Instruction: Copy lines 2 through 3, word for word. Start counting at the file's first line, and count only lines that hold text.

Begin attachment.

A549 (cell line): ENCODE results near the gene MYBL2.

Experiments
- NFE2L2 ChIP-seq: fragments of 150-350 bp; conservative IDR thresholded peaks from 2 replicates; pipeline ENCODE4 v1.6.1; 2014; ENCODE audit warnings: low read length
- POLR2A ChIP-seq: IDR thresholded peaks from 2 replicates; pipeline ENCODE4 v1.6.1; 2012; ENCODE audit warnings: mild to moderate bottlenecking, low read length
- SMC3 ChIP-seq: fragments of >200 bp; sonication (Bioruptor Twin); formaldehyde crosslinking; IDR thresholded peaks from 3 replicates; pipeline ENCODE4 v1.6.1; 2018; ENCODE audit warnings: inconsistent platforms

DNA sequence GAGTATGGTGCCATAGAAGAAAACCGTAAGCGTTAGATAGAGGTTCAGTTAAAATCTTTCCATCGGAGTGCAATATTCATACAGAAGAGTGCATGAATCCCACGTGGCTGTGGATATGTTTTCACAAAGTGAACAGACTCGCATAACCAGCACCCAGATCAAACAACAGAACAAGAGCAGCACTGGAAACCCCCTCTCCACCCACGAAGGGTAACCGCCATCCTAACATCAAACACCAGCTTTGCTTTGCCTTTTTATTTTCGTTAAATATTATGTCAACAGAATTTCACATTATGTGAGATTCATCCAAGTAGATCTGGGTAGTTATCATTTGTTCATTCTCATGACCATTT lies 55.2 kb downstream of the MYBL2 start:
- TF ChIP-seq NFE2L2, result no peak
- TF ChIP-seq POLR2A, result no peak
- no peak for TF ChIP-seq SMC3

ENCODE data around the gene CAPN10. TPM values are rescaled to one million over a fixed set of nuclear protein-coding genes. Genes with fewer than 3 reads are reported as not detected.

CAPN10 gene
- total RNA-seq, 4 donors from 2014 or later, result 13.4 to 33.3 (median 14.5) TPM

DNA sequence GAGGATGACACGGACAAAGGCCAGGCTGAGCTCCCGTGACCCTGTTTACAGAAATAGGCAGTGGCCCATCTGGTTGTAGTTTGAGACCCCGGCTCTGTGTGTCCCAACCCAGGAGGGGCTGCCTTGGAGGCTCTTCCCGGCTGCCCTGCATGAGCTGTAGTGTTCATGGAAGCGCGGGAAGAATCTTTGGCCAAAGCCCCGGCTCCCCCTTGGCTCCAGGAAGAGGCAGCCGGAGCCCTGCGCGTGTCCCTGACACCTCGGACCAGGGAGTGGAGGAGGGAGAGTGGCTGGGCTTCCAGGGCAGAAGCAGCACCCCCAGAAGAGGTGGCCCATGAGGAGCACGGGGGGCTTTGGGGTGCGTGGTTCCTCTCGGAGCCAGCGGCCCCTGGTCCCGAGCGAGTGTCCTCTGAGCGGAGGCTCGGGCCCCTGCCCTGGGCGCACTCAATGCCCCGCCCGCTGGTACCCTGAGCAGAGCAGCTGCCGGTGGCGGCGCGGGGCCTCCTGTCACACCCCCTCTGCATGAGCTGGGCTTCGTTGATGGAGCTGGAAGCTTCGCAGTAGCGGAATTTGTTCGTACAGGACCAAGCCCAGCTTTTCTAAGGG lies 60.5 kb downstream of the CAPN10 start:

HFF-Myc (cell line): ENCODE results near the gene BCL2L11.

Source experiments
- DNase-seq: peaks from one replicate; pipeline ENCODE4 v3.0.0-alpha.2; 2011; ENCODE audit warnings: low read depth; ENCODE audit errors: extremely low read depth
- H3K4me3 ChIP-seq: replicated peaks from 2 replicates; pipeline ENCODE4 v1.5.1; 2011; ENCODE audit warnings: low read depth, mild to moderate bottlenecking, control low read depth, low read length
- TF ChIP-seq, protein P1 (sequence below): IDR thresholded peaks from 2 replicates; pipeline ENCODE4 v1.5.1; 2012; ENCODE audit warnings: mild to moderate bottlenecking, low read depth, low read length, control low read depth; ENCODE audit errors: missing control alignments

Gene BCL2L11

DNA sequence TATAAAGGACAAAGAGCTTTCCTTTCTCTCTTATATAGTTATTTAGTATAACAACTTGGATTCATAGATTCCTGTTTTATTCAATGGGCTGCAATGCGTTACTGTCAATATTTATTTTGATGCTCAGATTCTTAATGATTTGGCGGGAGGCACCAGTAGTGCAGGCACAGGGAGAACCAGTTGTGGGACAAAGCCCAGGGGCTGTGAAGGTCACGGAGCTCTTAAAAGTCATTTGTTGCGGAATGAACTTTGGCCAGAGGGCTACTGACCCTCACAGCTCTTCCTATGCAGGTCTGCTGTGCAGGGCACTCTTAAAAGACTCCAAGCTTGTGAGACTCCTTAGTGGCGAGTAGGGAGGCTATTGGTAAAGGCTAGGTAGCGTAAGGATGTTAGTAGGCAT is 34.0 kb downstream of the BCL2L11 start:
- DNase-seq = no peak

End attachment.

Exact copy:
Experiments
- NFE2L2 ChIP-seq: fragments of 150-350 bp; conservative IDR thresholded peaks from 2 replicates; pipeline ENCODE4 v1.6.1; 2014; ENCODE audit warnings: low read length